In the world of Christian apologetics, William Lane Craig is one of the contemporary giants, and is also one of the philosophers primarily responsible for the resurgence of classical Christian apologetics (as opposed to presuppositional).
On Guard is what is described as a “one-stop, how-to-defend-your-faith manual,” and aims at providing a basic overview of the classic arguments for the Christian faith. Craig begins his text by presenting a defense of apologetics itself, and a justification for it, to demonstrate of what great difference question such as “Does God exist?” and “Why does anything exist?” are of such importance. Following this Craig goes through some of the classical arguments for the existence of God, such as the cosmological argument, the argument of fine-tuning, the argument from morality, and also deals with the question of suffering. After this more philosophical approach to apologetics Craig turns to the more historical/evidentialist/Biblical approach, discussing such questions as the historicity of Jesus, the resurrection, dispelling the mistaken belief that Jesus being a ‘legend’ is a valid option, and the exclusivity of the Christian faith.
Throughout this Craig not only offers the basic logical arguments, but also – in the classic manor of Aquinas – also offers the basic objections to his arguments, followed by a rebuttal against those objections. This aspect of the book is perhaps one of the most helpful parts; many holes which I thought drilled in the classic arguments were plugged by Craig, to my great satisfaction.
After having studied presuppositional apologetics over the years I had come to the conclusion that the classical approach to apologetics was bunk, having been beaten into final submission by Kant, and yet Craig in this text manages to answer most of the objections that might be offered. I have to say that it was an overall refreshing read.
-“Part of the challenge of getting American people to think about God is that they’ve become so used to God that they just take Him for granted. They never think to ask what the implications would be if God did not exist. As a result they think that God is irrelevant.”-29
-“The question is not: Must we believe in God in order to live moral lives… can we recognize objective moral values and duties without believing in God… can we formulate a system of ethics without referring to God… Rather the question is: If God does not exist, do objective moral values and duties exist?”-134
-“I’m convinced that for most people the terrible suffering in the world is really an emotional, not an intellectual, problem. Their unbelief is born, not out of refutation, but out of rejection.”-153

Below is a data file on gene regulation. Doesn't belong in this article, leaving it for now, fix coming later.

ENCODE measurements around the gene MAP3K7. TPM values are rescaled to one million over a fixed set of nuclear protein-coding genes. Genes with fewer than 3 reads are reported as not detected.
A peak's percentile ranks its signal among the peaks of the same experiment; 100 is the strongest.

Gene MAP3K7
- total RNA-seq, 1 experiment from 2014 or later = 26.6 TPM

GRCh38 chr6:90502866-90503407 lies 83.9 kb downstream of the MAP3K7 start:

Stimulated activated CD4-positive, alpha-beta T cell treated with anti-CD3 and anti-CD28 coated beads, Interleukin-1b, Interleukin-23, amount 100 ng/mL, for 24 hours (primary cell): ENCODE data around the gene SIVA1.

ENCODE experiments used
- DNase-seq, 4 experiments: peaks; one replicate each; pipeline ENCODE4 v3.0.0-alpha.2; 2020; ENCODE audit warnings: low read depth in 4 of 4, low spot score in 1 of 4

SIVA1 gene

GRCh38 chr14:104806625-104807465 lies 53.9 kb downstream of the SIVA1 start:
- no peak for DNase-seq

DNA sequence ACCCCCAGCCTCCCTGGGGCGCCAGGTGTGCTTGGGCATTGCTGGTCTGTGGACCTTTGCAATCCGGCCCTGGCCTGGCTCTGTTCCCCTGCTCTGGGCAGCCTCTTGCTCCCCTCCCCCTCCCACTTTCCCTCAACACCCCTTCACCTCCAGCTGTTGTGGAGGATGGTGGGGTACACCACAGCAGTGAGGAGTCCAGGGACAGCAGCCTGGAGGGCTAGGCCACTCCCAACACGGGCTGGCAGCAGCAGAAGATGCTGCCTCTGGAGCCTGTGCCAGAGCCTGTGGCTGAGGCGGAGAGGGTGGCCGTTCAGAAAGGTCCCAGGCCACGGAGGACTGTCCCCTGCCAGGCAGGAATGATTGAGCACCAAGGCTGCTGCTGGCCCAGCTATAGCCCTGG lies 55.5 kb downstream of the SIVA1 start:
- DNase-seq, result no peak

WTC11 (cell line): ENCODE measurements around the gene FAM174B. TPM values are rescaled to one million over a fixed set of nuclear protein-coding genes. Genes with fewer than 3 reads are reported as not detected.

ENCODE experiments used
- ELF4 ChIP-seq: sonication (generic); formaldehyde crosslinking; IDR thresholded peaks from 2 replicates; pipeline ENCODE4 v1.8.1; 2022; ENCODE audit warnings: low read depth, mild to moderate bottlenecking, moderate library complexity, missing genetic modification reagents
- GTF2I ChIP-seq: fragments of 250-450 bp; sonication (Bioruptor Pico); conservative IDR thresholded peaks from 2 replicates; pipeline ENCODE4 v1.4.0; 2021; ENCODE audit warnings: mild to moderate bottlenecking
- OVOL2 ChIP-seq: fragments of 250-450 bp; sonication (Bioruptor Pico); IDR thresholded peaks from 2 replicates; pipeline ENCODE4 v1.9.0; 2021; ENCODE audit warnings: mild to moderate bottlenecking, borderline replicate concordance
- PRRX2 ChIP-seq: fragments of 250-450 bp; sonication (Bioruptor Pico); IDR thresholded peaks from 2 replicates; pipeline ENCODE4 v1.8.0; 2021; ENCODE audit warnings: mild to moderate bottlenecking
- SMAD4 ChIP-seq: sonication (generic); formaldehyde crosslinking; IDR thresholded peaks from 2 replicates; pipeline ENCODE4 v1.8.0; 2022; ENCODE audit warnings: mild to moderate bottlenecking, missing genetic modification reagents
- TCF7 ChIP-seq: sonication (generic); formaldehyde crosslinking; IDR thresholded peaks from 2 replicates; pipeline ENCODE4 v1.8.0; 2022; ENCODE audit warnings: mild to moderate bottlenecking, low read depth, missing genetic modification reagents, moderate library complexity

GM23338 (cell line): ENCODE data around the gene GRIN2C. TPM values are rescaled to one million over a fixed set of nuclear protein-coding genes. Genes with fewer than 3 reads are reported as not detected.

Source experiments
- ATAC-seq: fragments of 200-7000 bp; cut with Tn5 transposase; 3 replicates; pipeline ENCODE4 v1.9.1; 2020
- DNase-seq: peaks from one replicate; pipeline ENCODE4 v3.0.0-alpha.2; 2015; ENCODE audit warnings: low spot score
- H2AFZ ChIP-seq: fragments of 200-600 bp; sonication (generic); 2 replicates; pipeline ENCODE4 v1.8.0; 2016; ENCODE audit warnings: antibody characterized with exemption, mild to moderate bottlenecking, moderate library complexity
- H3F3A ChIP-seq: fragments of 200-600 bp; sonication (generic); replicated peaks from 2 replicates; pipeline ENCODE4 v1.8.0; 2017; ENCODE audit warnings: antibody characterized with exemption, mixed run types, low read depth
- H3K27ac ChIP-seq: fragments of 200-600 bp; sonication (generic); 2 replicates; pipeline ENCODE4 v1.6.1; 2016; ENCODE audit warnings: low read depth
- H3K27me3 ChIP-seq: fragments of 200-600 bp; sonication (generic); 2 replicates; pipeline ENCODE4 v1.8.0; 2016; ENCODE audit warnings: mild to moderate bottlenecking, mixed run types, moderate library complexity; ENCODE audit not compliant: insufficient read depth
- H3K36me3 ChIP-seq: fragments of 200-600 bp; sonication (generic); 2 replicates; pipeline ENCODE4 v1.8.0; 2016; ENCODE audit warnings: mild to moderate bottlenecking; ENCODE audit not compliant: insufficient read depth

-“This is really quite extraordinary when you reflect on how obscure a figure Jesus was. He had at most a three-year public life as an itinerant Galilean preacher. Yet we have far more information about Jesus than we do for most major figures of antiquity.”-185
– “In a real sense, then, hell is self-perpetuating. In such a case, every sin has a finite punishment, but because sinning goes on forever, so does the punishment.”-273
While I did thoroughly enjoy this book, it is not without its problems. My most pressing complaint to get out of the way is the fact that this book doesn’t have an index, which automatically drops it a few points in my book. As somebody who frequently does research, an index is an indispensable part of any book and I always get annoyed when an otherwise good book doesn’t contain one. Some other problems might be:
– At some points I feel that Craig relies a little too much on scientific theories in order to prove his point, such as with the Big Bang and the expanding universe. While it might be possible to make these theories work in favor of the Christian system, they are still only one possibility and therefore too much stock should not be placed in them.
– In regards to the problem of suffering, it needs to be noted that the question is not whether God and suffering are incompatible once the system is in play – that is, now – but the probability of it coming it being at the outset.
– Even with Craig’s splendid presentation of the cosmological argument, a contention might still be that it may just as well prove the possibility of a polytheistic world as a monotheistic one.
One other problem which I haven’t had the time to think through at the moment is Cornelius Van Til‘s classic critique of this sort of apologetic that it leads to a Platonic God; that it ‘proves’ a God which is not the Christian God and therefore proves nothing at all (at least in relation to Christianity).